Making a Difference
Addressing the Quiet Crisis
At first glance, the e-mail message sent to the Office of Corporate and Foundation Relations two days before Christmas 2004 did not seem out of the ordinary. Through its link on Rensselaer’s home Web page, the office staff often fields requests and answers questions. But this message was different. It began, “I was very impressed with the article “Fly Me To The Moon” by Thomas Friedman, in which Shirley Ann Jackson was quoted.”
Robert Weissman, a retired textile business executive living in Palm City, Fla., was intrigued with the opinion of the New York Times international affairs columnist and author of the best-seller The World Is Flat (who spoke at this year’s Commencement), and with President Jackson’s comments about the “quiet crisis” a term she coined to describe the graying of America’s science and technology workforce, the alarming gap in the number of young people being educated to replace them, and the resulting implications for America’s competitiveness.
“It just resonated with me,” recalls Weissman. “I read about the ‘quiet crisis’ in Tom Friedman’s column, and about the need for people in this country to learn science and engineering skills. The article said that if we don’t educate our students in science and technology, our nation would lose its competitive advantage.”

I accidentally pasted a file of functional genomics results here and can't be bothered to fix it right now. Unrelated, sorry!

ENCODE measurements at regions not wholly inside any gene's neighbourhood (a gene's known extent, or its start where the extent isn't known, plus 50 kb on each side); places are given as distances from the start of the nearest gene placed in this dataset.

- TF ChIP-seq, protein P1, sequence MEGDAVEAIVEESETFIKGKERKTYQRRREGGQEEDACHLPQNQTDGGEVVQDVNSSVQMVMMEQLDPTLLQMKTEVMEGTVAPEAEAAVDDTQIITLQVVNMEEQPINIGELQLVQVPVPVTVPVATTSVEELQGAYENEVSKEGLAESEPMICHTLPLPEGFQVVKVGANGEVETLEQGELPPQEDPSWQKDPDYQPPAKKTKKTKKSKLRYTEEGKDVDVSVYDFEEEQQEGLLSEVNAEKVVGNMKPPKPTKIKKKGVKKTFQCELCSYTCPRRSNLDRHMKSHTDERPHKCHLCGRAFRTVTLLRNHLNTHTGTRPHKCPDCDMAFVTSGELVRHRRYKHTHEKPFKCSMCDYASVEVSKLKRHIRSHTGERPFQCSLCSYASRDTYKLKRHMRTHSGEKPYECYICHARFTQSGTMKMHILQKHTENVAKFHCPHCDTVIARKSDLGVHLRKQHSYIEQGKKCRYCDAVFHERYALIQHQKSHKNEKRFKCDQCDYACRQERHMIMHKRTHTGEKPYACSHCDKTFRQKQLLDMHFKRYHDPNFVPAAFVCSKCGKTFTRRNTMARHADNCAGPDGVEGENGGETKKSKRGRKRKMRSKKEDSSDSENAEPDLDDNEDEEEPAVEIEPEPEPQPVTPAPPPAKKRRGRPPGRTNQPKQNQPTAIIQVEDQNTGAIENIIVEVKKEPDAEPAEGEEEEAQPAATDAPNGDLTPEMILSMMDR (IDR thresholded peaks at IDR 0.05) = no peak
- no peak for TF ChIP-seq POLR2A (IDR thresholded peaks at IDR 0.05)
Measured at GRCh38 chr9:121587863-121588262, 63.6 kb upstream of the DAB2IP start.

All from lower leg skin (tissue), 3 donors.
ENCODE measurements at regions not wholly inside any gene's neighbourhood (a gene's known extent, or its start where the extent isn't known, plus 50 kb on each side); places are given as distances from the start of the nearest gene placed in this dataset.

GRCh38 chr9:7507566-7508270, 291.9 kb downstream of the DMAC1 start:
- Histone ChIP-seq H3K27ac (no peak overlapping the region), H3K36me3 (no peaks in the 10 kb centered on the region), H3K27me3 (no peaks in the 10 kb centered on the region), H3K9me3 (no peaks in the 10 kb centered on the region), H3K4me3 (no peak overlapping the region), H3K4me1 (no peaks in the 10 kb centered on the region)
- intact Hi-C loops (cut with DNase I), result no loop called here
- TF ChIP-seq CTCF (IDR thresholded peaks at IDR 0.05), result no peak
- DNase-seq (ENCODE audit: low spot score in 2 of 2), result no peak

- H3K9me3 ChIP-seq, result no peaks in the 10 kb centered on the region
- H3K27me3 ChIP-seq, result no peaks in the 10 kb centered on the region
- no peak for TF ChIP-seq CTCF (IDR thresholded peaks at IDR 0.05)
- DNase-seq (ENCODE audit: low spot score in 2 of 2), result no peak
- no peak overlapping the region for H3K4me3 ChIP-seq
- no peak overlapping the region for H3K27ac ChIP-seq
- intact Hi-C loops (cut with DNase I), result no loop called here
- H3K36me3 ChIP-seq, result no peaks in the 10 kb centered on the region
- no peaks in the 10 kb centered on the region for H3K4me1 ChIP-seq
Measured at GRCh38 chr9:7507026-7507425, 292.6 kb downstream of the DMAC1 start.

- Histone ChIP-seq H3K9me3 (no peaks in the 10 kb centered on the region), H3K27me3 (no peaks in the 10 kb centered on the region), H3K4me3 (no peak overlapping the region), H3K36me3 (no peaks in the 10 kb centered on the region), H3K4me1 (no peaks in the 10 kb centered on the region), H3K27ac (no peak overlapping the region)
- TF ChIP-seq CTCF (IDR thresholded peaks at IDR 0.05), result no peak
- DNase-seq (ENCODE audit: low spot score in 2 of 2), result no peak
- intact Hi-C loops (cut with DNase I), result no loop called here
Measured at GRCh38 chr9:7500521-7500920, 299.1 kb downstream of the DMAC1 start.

President Jackson’s views have earned wide coverage in the past several years, and she often receives e-mail messages such as Weissman’s. But the next lines stood out: “I have a foundation... and at the present time I am in the process of instructing the Trustees upon my death where I would like some of the funds to go... I was thinking about perhaps an endowment to some college for deserving students who plan to study in the field of math and science. I have an open mind and would like to learn more about Rensselaer, of which I know very little. I would welcome any thoughts you or one of your colleagues may have in regard to how best to deploy these potential funds.”
Weissman accepted an invitation to visit Rensselaer’s Troy campus. After the visit, he said, “I absolutely wanted to be part of the RPI program. I was very impressed with the people I met and all that I learned was happening there.”
Weissman decided to establish a $250,000 endowed scholarship for undergraduate students, and recently he added to that commitment by endowing a graduate fellowship for $1.2 million for students in science and engineering. He also has included Rensselaer in his estate plans.
“You reach a stage in life where you want to give back to society,” he says. While it is important for him to provide for his family, he has decided to allocate funds to support the areas important to him, including medical research, education, and the environment, so that he can “pay back for the good fortune I have had.”
It is particularly important to support Rensselaer, he says, because it doesn’t have a large endowment. “I hope I can help in a small way.”